But I have seen whole lives collapse under the weight of losing a career…the sheer pain of carving up a marriage…the inexorable advance of cancer…the slow despair of years that eat up dreams. Those kinds of floods bring utter ruin, unless your house is built on solid Truth.

No matter what I have or don’t have, my house can stand if I have this: “Be content with what you have, because God has said, ‘Never will I leave you; never will I forsake you.’ ” (Hebrews 13:5) Regardless of what sorrow comes, and no matter how hard the winds blow, we have an unshakable foundation: “And we know that in all things God works for the good of those who love him, who have been called according to his purpose.” (Romans 8:28) Relationships may fail to nourish, and people we should be able to trust can prove wildly undependable, but Peter shouts out joyfully that we are valued and loved by the One who sent His Son to die for us: “… you are a chosen people, a royal priesthood, a holy nation,God’s special possession, that you may declare the praises of Him who called you out of darkness into His wonderful light.” (1 Peter 2:9) There is Truth to put down in the center of our hearts and guard with all our might, if we know where to find it.

James urges his readers: “If any of you lacks wisdom, you should ask God, who gives generously to all without finding fault, and it will be given to you.” (James 1:5) Just go looking in the right place, the Elder Brother says…go right to the source, and you will find the wisdom you need.  But you had better be ready to look deep inside yourself and confront what is really there, because many of us have learned the right words– what we say we believe– even while living out a different set of beliefs at the core of us. It’s easy to convince ourselves that we are building strong, when all we are really doing is painting the same old flimsy structure and planting flowers. No wonder the writer of Hebrews emphasizes the power of Scripture in our lives, calling it  “…alive and active. Sharper than any double-edged sword, it penetrates even to dividing soul and spirit, joints and marrow; it judges the thoughts and attitudes of the heart.” (Hebrews 4:12) If you want to know what you really believe, God’s Word is the measuring stick and the light that shines into the darkest, most hidden closets.

And the Wise King waxes eloquent about the benefits of building strong. “By wisdom a house is built, and through understanding it is established; through knowledge its rooms are filled with rare and beautiful treasures.” (Proverbs 24:3-4)


In Christ alone my hope is found
He is my light, my strength, my song
This Cornerstone, this solid Ground
Firm through the fiercest drought and storm
What heights of love, what depths of peace
When fears are stilled, when strivings cease
My Comforter, my All in All
Here in the love of Christ I stand

In Christ Alone, Keith Getty


A wise woman builds her home, but a foolish woman tears it down with her own hands.

Proverbs 14:1

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Who Are You?

(Originally published on January 18, 2014.)

It’s odd, really, the way we define ourselves in terms of what we do and who we know. Daughter of these parents…accountant for this firm…mother of this child…horse-lover…nurse…artist…wife…good cook…best friend. We spend our whole lives looking for where we fit in, searching for the labels that will tell us who we are and make us feel good about ourselves….and then hanging onto those for dear life, because what if we lose those definitions and have nothing left? I guess when we come into this world under the proud gaze of two young parents, the first label is already waiting for us with the name they choose, and it never even occurs to us to stop collecting as we go, to step back and question the whole mind-set.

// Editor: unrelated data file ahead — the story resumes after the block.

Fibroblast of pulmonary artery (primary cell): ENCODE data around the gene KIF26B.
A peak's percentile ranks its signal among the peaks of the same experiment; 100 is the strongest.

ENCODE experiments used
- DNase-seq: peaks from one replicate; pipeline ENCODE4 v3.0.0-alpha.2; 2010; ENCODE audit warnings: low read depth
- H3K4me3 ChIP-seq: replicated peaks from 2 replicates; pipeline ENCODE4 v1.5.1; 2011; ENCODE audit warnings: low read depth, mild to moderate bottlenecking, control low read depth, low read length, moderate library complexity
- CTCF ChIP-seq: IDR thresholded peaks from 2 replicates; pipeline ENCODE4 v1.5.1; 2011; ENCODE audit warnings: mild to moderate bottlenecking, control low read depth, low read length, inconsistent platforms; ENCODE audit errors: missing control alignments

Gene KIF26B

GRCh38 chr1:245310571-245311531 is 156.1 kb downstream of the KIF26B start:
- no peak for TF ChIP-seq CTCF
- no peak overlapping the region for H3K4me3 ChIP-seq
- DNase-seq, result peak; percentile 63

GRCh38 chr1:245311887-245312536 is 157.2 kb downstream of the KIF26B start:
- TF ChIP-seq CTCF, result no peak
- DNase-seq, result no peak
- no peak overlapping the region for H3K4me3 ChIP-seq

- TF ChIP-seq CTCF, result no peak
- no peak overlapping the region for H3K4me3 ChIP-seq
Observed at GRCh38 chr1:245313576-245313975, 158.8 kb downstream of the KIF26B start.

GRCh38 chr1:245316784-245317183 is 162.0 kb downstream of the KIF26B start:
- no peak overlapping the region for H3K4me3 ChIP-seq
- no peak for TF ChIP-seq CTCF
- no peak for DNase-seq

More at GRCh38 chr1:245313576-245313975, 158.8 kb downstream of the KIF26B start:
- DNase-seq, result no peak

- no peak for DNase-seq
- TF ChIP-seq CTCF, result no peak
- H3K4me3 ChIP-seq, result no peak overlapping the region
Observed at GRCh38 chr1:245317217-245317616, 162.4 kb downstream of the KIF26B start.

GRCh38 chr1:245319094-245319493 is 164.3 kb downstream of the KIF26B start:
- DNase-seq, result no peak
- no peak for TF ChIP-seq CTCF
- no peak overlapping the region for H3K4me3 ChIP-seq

But we who know the Creator have a larger picture to consider, because our lives are not bounded and defined by what happens on this earth. Long before we were laid in our parents’ arms, Someone dreamed us up and designed us down to the smallest detail, saw all of our decisions in all of our days, knew what we would do and who we would become, chose where to put us down into those parents’ arms. “I am God’s workmanship. I am valuable to God.” He who calls all the stars by name and holds them in their places knows the real me– the person I am on the inside– and loves me for that, just because He made me. “I am God’s treasure. I am capable.” And we who know the Savior have an identity that He gives us– Truth to live by that is so much bigger than what we do, or who we know. “I am forgiven. I am free. I am being transformed. I am welcome in Gods’ presence.” Because when you know God for Who He really is, you can begin to know yourself for who you really are.

There is stability in knowing who you are on the inside, in laying aside the outside labels that come and go, that may be ill-fitting and even destructive, or may not ever fully materialize the way we wish they would. There is a freedom in being who God made you to be, laying down the worry about what others want you to be. There is security in knowing you are completely loved, no matter whether you succeed or fail.